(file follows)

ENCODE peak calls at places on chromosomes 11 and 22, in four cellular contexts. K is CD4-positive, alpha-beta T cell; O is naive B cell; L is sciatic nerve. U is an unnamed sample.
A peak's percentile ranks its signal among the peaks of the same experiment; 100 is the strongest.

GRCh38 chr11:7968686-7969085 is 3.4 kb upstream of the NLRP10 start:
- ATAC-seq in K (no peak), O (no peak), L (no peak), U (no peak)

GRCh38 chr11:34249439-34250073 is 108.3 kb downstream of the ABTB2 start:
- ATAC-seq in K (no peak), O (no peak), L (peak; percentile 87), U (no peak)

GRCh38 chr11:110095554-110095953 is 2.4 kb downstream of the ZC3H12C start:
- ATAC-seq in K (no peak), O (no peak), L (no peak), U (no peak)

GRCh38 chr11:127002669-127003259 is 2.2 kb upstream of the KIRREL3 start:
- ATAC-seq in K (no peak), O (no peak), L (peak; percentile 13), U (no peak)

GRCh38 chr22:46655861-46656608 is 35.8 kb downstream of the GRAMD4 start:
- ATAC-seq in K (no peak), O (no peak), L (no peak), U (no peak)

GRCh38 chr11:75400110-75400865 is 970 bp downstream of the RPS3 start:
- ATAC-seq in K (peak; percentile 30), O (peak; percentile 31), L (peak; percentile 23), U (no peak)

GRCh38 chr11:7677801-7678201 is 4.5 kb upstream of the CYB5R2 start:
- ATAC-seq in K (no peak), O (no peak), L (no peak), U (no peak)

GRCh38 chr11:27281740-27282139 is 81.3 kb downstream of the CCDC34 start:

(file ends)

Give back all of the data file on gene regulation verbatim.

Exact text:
ENCODE peak calls at places on chromosomes 11 and 22, in four cellular contexts. K is CD4-positive, alpha-beta T cell; O is naive B cell; L is sciatic nerve. U is an unnamed sample.
A peak's percentile ranks its signal among the peaks of the same experiment; 100 is the strongest.

GRCh38 chr11:7968686-7969085 is 3.4 kb upstream of the NLRP10 start:
- ATAC-seq in K (no peak), O (no peak), L (no peak), U (no peak)

GRCh38 chr11:34249439-34250073 is 108.3 kb downstream of the ABTB2 start:
- ATAC-seq in K (no peak), O (no peak), L (peak; percentile 87), U (no peak)

GRCh38 chr11:110095554-110095953 is 2.4 kb downstream of the ZC3H12C start:
- ATAC-seq in K (no peak), O (no peak), L (no peak), U (no peak)

GRCh38 chr11:127002669-127003259 is 2.2 kb upstream of the KIRREL3 start:
- ATAC-seq in K (no peak), O (no peak), L (peak; percentile 13), U (no peak)

GRCh38 chr22:46655861-46656608 is 35.8 kb downstream of the GRAMD4 start:
- ATAC-seq in K (no peak), O (no peak), L (no peak), U (no peak)

GRCh38 chr11:75400110-75400865 is 970 bp downstream of the RPS3 start:
- ATAC-seq in K (peak; percentile 30), O (peak; percentile 31), L (peak; percentile 23), U (no peak)

GRCh38 chr11:7677801-7678201 is 4.5 kb upstream of the CYB5R2 start:
- ATAC-seq in K (no peak), O (no peak), L (no peak), U (no peak)

GRCh38 chr11:27281740-27282139 is 81.3 kb downstream of the CCDC34 start: